Under the beauty lights

While I understand that a lot of people don’t get excited to see these kinds of photos, lately I’ve felt compelled to shoot homeless people. In the past this would not have been the case, but when you’re shooting more and more of the city around you it changes your perspective for both the better and the worse – or at least for the worse off. They are part of the surroundings, and when you’re doing everything in your power to capture beautiful things, well, you tend to feel like you’d be remiss not to document the trouble as well.

You worry, because you think people could be offended. It’s not just that you consider the subject’s privacy or personal space – you also are leery of those walking by. You feel kind of protective of the situation if you really care about what you’re doing. I’m discrete, and I don’t show faces unless they know I’m shooting them. I’ve decided anyone who lets me take their photo with alacrity, I’ll give them a bit of money. I’ve never understood people that don’t give a beggar some change. I really don’t get it.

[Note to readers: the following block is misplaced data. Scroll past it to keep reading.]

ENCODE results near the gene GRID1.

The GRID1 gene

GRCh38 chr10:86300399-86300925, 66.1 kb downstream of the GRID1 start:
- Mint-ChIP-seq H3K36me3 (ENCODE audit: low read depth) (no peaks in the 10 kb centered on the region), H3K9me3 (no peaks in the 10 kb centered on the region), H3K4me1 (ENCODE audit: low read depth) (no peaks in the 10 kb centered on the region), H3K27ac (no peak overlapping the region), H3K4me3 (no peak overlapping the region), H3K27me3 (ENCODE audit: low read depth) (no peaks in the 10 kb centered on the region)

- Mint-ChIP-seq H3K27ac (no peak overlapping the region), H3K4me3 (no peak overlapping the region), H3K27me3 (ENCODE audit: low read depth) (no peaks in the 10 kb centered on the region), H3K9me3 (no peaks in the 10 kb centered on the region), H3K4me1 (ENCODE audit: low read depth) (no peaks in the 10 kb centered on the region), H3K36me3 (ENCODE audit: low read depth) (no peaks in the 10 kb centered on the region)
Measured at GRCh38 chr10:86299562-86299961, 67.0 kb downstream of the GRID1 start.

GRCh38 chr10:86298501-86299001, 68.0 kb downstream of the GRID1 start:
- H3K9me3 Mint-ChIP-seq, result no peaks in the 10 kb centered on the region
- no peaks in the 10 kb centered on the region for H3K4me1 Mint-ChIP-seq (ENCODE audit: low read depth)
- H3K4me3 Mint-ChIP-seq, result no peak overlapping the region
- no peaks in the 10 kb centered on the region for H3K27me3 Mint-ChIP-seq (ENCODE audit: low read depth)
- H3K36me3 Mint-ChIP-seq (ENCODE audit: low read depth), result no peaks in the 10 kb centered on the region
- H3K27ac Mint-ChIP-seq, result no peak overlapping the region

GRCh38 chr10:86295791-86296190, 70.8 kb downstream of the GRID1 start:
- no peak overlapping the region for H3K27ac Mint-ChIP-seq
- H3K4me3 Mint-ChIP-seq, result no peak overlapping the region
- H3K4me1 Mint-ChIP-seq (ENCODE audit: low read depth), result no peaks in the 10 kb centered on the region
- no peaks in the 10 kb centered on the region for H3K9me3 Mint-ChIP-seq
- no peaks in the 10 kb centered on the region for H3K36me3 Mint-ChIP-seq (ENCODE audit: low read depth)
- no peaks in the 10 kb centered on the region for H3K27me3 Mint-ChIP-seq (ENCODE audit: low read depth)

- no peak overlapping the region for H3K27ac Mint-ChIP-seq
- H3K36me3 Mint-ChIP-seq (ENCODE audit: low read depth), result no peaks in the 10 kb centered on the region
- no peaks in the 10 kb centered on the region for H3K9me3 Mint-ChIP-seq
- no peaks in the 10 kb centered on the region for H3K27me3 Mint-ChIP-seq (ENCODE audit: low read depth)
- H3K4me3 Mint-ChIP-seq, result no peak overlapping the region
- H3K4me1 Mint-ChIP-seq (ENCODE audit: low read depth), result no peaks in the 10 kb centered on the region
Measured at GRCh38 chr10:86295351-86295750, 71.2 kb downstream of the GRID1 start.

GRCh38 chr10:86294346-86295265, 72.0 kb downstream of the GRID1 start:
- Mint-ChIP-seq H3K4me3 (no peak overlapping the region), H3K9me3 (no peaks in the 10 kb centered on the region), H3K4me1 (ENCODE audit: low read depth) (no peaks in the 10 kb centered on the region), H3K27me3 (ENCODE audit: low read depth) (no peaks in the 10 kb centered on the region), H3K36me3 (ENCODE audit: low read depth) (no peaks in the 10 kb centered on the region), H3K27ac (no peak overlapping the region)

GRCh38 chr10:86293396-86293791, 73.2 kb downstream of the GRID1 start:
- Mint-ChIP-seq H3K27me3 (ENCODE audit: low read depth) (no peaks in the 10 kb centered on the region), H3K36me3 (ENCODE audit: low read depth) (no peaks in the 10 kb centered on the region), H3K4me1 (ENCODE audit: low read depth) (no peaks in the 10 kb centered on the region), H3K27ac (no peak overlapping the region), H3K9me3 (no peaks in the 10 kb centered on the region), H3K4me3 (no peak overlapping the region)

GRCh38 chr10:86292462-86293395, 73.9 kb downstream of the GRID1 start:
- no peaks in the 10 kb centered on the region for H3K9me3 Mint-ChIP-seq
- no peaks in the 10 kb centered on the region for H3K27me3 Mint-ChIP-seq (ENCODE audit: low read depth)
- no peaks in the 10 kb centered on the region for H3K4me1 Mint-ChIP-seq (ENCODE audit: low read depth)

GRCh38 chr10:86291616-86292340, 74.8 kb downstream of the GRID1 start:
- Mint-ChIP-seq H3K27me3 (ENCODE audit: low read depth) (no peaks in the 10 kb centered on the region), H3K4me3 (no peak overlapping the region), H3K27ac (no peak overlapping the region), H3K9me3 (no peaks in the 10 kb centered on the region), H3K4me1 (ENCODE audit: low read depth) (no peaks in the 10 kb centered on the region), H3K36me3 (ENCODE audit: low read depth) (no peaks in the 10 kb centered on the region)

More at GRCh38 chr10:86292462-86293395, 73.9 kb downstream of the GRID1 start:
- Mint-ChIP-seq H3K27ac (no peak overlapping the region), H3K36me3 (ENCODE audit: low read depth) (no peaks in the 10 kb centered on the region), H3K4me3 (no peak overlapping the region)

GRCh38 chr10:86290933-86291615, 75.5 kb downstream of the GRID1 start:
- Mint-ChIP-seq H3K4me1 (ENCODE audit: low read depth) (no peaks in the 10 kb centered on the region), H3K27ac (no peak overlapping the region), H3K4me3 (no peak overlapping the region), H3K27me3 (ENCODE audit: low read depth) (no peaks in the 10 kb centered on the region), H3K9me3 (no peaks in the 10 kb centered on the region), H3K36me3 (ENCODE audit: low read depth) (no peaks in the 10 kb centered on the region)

As for this photo, I’ve seen that blanket before, and it’s always over his face. Something about the make-up mirror beauty lights overhead caught my attention here, not just the liquidation sign. I left it wide and low to keep the attention on the street. This is his dwelling. The ground floor of a 30-story building is not a very comfortable place to sleep.
Under the beauty lights


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